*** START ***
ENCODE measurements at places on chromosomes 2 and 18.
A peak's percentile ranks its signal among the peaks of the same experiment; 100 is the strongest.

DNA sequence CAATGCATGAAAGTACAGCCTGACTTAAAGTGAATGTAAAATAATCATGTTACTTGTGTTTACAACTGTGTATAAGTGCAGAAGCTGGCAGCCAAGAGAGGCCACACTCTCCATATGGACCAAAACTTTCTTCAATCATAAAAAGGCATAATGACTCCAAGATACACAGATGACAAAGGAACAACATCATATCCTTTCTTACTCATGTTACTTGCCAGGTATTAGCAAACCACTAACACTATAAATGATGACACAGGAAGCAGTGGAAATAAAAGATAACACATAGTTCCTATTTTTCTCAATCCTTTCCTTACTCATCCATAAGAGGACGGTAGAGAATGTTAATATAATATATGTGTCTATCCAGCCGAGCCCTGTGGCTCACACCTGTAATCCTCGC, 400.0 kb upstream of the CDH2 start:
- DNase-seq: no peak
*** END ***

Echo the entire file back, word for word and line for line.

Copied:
ENCODE measurements at places on chromosomes 2 and 18.
A peak's percentile ranks its signal among the peaks of the same experiment; 100 is the strongest.

DNA sequence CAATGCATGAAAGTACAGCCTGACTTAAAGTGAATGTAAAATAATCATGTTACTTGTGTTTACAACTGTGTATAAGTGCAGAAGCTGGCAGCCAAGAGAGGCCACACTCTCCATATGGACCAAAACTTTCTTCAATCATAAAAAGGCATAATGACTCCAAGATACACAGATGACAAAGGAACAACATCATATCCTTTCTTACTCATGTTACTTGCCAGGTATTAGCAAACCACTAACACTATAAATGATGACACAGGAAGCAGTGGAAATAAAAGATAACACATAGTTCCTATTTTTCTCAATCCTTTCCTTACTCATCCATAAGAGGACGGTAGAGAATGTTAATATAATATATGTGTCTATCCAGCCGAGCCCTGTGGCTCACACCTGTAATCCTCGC, 400.0 kb upstream of the CDH2 start:
- DNase-seq: no peak